Layer 4—If the user requests an additional search, the system then selects the ‘normal’ tags on the selected document set (the normal tags would be a keyword set or metatags, etc.). A pattern-matching engine will then identify the most commonly occurring keywords or a selection set of keywords based on any other patterning criteria. Based on the keywords selected, the pattern engine will offer these choices to the ‘regular search engine’ through a small interface program. (See FIGS. 8.1 & 9)
 Knowledge Router
 Another Embodiment of the Visual OOKS Technology
 One of the critical trends in the area of information, communications and entertainment is what is popularly called ‘the convergence of media’. In essence, large scale broadband networks are being set up to criss cross the world thereby enabling individual users to access large quantities of content from multiple sources (films, online books, etc.). As in the case with other forms of knowledge, physical access to large quantities of knowledge creates a new problem of ‘information overload’.
 A further peculiar problem comes from the merging of two modes of knowledge delivery, which have driven the delivery of knowledge in the past decades. On one hand, television and films have been ‘pushed’ to consumers, with viewers making a choice amongst a set of options. The advent of cable networks have facilitated a dramatic increase in the set of options (in recent years, technologies have been developed, that allow some forms of user interactivity with such a delivery technique). On the other hand, computer delivered data and information has been ‘pulled’ by consumers, with each computer user pulling or selecting the appropriate data through the use of various search techniques, either in closed knowledge systems (such as company data networks) or open systems (such as the internet). The merging of two distinct forms of knowledge delivery is therefore a critical issue to be addressed in the convergence of media.
 The ‘Visual OOKS based Knowledge Router’ addresses the critical problem of selecting, pulling and delivering appropriate content to any consumer of knowledge.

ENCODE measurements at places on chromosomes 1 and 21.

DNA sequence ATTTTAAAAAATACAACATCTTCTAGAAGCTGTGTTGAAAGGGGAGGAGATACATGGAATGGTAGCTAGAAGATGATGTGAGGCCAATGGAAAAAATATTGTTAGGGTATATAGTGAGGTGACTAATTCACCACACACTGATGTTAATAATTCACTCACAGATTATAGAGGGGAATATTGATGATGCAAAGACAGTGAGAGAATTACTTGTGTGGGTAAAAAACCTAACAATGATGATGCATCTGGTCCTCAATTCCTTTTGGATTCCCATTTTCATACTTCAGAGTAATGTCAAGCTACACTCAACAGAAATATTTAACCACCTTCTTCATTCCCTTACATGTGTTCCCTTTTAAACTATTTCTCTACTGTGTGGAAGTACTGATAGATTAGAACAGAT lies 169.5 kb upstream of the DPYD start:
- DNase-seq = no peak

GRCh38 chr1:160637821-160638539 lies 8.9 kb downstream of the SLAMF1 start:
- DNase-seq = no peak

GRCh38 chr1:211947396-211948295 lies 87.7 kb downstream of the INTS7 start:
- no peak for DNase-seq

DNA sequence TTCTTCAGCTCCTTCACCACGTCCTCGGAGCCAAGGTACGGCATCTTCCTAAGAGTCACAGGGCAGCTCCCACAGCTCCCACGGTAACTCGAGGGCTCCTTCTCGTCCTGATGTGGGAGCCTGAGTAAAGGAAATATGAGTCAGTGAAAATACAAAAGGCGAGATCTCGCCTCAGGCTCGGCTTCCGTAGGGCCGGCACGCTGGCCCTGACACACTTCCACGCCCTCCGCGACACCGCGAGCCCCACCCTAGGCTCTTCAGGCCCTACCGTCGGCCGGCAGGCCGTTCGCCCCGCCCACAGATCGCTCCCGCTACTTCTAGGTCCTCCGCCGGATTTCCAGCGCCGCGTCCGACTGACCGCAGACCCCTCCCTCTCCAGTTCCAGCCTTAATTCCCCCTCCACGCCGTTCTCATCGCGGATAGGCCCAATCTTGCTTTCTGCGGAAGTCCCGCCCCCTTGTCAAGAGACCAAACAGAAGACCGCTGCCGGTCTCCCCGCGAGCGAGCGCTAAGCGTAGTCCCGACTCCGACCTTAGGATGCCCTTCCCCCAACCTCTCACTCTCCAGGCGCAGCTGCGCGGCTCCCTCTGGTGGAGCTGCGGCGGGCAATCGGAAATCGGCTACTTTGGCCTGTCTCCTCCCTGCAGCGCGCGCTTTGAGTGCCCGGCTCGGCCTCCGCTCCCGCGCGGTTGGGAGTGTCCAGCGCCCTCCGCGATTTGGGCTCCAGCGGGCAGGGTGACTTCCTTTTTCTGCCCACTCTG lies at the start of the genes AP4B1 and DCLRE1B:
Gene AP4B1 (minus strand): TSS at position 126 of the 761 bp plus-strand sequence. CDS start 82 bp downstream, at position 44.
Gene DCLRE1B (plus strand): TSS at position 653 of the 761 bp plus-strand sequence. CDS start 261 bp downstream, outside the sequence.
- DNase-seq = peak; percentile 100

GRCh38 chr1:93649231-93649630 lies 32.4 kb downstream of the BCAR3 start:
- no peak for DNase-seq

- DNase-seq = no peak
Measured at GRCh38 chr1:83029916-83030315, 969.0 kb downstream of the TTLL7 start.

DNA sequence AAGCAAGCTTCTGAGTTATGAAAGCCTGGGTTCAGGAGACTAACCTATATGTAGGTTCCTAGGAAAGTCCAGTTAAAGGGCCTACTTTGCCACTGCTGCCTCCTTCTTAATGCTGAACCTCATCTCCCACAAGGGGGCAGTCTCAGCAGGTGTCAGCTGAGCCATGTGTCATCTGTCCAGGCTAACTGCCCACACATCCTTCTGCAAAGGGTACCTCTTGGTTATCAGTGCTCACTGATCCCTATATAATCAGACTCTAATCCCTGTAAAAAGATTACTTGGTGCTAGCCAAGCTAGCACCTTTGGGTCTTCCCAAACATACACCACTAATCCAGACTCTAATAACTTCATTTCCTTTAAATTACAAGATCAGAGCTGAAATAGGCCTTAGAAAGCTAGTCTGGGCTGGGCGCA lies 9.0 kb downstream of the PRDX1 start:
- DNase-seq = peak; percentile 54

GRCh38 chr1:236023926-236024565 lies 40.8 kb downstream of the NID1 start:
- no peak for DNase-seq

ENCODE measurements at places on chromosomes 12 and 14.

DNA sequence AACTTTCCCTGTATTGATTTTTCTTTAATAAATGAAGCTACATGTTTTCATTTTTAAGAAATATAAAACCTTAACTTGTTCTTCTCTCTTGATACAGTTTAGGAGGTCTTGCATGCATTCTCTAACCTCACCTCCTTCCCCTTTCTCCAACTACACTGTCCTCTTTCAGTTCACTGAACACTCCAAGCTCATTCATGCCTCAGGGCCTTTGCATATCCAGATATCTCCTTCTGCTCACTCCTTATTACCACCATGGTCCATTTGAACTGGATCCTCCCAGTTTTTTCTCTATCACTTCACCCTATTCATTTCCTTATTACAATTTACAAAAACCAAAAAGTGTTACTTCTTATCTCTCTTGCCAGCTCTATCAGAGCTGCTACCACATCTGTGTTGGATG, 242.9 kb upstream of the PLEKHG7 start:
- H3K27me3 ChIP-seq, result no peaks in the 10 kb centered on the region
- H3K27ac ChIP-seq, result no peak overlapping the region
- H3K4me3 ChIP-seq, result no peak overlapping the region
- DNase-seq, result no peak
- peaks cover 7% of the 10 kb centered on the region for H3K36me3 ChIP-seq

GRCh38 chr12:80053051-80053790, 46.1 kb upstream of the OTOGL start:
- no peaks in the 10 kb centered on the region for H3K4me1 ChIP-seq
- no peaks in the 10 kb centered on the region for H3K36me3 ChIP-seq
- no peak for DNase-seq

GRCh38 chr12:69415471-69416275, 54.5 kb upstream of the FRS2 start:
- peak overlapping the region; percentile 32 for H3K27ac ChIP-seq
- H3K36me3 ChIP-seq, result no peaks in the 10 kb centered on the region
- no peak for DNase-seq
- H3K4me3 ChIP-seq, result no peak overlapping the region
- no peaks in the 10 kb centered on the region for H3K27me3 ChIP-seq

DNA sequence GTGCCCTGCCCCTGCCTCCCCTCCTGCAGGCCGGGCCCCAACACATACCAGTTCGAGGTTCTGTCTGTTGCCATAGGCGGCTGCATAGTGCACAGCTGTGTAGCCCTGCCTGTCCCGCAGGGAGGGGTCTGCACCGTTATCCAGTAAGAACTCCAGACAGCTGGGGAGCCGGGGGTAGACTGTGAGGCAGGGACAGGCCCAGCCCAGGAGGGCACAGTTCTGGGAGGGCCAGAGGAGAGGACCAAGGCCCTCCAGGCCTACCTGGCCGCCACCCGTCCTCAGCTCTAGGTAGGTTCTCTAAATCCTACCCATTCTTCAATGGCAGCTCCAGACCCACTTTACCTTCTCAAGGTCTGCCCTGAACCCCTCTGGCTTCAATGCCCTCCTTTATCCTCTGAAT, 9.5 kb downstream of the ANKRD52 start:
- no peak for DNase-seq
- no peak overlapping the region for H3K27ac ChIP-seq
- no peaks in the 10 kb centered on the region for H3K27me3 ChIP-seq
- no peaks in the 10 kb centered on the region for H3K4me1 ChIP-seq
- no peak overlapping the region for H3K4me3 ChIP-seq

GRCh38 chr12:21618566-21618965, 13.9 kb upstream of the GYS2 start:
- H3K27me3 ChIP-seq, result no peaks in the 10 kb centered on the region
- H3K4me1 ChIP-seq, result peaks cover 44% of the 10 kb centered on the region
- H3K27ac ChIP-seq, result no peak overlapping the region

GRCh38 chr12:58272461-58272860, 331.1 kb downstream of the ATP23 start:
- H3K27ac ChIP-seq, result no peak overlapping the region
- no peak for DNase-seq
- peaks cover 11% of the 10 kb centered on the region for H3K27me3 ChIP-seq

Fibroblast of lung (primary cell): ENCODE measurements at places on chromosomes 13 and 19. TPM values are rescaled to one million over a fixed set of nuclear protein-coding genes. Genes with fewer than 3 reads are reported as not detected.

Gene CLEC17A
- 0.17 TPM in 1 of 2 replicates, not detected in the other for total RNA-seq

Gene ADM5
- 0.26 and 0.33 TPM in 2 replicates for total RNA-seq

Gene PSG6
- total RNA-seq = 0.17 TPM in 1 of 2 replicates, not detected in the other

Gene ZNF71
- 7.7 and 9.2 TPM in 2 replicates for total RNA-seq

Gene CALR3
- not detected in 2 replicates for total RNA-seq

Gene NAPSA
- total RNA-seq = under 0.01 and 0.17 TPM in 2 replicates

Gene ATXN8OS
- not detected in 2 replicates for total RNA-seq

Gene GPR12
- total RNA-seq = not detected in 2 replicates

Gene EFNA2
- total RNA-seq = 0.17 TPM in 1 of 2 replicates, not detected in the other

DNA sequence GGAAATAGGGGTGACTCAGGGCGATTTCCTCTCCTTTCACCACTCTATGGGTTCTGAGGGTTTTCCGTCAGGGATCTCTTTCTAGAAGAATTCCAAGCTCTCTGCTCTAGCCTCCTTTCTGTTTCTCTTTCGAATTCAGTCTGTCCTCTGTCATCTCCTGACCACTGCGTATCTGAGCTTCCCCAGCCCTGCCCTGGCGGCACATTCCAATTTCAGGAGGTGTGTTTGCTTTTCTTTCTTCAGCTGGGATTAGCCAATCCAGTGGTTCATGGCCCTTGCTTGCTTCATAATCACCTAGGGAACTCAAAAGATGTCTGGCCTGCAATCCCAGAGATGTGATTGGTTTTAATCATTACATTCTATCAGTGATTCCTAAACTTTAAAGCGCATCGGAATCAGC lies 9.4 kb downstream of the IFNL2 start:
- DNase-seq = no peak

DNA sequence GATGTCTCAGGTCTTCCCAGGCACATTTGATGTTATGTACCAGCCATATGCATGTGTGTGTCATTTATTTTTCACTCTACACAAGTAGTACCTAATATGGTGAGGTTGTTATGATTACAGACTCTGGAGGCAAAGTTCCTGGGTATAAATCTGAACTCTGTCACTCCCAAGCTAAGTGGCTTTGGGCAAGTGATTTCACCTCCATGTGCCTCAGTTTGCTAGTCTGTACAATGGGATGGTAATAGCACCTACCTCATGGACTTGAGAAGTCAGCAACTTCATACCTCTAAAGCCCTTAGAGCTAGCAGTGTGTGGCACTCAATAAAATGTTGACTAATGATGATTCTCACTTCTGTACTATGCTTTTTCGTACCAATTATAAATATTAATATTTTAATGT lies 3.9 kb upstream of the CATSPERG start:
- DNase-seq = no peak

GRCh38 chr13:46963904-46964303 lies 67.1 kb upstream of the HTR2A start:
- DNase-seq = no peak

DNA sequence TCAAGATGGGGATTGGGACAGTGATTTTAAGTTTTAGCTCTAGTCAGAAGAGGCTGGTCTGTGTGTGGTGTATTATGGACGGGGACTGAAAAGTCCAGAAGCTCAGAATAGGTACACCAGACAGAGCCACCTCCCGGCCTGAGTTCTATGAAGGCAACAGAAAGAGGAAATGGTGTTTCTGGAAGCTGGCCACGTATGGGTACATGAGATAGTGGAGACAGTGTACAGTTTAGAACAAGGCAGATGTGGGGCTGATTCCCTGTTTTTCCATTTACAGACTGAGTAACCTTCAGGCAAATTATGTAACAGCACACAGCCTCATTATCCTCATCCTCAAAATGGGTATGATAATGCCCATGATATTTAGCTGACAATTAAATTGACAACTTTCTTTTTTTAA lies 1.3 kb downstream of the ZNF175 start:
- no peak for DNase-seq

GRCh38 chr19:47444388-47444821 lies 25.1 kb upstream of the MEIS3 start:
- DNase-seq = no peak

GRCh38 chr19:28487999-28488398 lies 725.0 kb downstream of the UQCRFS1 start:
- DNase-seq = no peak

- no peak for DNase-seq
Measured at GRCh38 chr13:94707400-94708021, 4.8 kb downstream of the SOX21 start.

The fundamental contribution made by the Visual OOKS technology is that it converts a computer from a knowledge pull device to a knowledge push device. The use of a ‘Disha Grid’ at the front end allows users to in effect, set up their channel (the ‘Disha Grid’ essentially architects the users' ‘experience’ into a number of seeker choices; DISHA is the subject of United States patent application being filed at the same time, Serial No. unassigned).
 Based on the channel choice, a learning structure is be offered which essentially provides the framework in which different types of entertainment or work options get related to the user's current specified need (for example, a learning structure that ties in various pieces of content related to cooking in the context of the consumer's current need and experience profile). The learning structure is being built through a structure of concepts. These concepts are being drawn upon a relational taxonomy of cooking knowledge. The final selection made by the consumer is on whether he/she wants to see a short television program or some other form of interactive learning tool related to cooking—this is reflected as a choice in the knowledge path.
 The knowledge router described above thus (a) makes use of the Relational Taxonomy, (b) the Disha Grid (subject of a co-pending U.S. Application, Serial No. unassigned), (c) the Visual OOKS Technology.
 The knowledge router requires that each piece of content be tagged and stored in a digital medium on the basis of the UCKF. Alternatively, in a manner similar to that described in the user centric search engine, the router may have initial access to a tagged content base and the choices made by the consumer can become the basis for a further ‘conventional search’ using pattern seeking and other technologies.
 The physical embodiment of the knowledge router can be in a desktop device or in the computer/television itself. Alternatively, the knowledge router can sit as an integral part or component of a broadband network which uses the DISHA grid as a means to classify its entire set of consumers into seeker sets followed by the delivery of learning structures that will integrate (on a consumer group basis) numerous elements of the content bases to which the network is connected.
 Flexible Curriculum Design and Delivery of Customized Learning Materials